A 21st-Century Liberal Approach to Education

Education has always been of special importance for liberals and Liberal Democrats throughout the ages. It has been one of the best vehicles for enabling individuals to obtain their full potential, develop their talents and make the most of the opportunities that they are presented with. It is with this in mind that Helen Flynn and John Howson’s chapter is so warmly received in the latest publication from the Social Liberal Forum, ‘Four Go In Search of Big Ideas’.

Flynn and Howson rightly place great emphasis on the need to improve early years education. They call for a highly funded early years sector that is equipped with the staff necessary to develop the learning of schoolchildren and identify any potential barriers that they may face in future learning. These teachers would need to be well educated and properly trained. The authors identify that educational inequalities emerge even before children start their formal education at the age of five. The socio-economic inequalities faced by children from the poorest backgrounds need to be tackled with extra funding from the very beginning.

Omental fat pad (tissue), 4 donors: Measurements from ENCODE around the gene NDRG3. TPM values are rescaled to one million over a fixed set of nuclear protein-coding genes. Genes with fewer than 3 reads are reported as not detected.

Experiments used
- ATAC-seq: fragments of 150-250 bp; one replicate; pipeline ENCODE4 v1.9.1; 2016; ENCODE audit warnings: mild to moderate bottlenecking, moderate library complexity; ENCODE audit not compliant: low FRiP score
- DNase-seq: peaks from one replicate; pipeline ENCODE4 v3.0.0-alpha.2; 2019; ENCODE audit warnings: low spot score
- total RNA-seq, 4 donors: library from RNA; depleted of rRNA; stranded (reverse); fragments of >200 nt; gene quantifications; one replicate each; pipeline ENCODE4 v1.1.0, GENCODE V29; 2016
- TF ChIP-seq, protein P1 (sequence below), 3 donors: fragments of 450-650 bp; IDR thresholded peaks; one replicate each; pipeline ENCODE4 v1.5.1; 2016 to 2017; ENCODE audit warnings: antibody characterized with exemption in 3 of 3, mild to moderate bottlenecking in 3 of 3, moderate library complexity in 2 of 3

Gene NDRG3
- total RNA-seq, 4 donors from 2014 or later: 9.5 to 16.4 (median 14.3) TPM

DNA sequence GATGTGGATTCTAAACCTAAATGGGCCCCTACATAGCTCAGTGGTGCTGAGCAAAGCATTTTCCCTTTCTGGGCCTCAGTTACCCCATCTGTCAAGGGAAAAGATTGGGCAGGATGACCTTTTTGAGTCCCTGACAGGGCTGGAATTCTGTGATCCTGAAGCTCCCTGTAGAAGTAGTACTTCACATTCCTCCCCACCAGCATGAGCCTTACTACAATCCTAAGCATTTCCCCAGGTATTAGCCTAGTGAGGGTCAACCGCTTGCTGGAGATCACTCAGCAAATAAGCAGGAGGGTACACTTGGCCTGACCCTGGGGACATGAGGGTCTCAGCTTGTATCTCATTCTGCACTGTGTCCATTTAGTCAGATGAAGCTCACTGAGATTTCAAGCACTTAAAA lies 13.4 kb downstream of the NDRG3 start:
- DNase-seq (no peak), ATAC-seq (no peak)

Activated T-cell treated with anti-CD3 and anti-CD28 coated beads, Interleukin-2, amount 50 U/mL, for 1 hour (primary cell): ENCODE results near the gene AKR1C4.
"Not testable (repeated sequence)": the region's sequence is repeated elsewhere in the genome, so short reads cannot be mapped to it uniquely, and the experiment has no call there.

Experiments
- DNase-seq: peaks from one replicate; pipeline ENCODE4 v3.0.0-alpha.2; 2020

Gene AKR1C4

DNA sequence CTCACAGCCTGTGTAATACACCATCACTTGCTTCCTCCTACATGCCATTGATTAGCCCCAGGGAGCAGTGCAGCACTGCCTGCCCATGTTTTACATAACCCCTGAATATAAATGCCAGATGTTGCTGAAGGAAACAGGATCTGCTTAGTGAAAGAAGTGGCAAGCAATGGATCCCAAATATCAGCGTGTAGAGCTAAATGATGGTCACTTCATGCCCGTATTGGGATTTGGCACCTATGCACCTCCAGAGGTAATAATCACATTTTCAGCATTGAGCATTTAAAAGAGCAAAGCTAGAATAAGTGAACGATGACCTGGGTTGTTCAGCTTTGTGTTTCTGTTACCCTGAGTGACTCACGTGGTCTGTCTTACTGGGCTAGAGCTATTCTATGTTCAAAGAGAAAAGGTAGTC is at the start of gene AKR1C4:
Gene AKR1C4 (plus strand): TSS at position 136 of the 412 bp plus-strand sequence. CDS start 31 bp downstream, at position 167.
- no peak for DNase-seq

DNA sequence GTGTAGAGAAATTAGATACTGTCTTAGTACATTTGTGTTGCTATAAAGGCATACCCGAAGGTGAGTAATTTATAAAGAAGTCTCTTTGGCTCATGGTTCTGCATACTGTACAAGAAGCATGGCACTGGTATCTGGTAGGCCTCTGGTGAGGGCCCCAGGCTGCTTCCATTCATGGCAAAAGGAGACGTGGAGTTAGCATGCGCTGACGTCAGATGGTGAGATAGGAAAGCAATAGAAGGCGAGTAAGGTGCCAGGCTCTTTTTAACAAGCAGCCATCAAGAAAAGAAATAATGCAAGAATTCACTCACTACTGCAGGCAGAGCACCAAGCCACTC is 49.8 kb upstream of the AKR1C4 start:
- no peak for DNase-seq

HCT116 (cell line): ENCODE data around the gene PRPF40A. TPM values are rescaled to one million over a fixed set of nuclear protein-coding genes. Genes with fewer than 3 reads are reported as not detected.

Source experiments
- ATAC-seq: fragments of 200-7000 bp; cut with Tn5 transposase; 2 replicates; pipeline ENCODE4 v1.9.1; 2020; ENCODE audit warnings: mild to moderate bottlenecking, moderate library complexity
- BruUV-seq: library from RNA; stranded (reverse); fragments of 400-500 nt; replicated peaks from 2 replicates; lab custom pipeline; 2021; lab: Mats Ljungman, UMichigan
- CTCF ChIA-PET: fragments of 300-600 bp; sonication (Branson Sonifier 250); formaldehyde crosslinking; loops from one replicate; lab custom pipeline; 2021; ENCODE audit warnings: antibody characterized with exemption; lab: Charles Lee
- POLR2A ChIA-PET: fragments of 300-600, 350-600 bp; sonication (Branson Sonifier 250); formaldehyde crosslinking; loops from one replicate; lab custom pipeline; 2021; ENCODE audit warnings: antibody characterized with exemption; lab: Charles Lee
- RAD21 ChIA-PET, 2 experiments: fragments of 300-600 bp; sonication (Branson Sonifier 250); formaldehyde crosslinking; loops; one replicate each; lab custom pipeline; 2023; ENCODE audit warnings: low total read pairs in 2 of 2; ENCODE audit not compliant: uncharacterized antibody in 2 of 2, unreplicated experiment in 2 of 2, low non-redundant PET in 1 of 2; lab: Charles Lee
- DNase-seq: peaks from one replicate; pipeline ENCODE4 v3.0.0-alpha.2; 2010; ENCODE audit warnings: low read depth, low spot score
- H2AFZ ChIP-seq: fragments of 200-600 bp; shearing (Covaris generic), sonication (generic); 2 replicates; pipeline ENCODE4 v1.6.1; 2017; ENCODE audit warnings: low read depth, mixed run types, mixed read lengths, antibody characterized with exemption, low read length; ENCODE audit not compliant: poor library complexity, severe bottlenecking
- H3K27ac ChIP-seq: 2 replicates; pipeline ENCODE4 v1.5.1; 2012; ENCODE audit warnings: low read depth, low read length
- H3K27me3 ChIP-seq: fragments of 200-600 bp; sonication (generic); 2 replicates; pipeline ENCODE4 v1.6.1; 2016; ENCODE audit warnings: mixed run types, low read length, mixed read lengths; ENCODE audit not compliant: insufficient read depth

Flynn and Howson propose a professional College of Teaching that would be a watchdog for professional standards in education in a similar way that the British Medical Association is in regard to the NHS. This is very much needed if the public is to continue to have faith in the professionalism and high standards of the UK’s education sector. In a similar vein, Flynn and Howson also suggest having Chief Education Officer in government who would help to guarantee best practice and develop evidence-based policy.

Assessments are undoubtedly an important part of education. It is time that we review how we assess and evaluate the progress of schoolchildren in education, if not overhaul it entirely. The authors support the idea of replacing GCSEs and A levels with an overarching diploma. When it comes to the assessment of 11-year-olds, Flynn and Howson suggest having a system of national sampling of the education standards in the basic subjects. This would help to reduce the anxiety currently faced by schoolchildren at the end of primary school when they have to sit their SATs tests.

Local democracy is a core value of liberalism. Flynn and Howson support the idea of increased local democratic oversight when it comes to the delivery of local education. They believe that devolving additional education policy powers to local areas would allow for innovative school structures and systems of school improvement. The authors also suggest having a regional system of school inspection and believe that it would be more effective in identifying problems in schools than the current inspection system in England.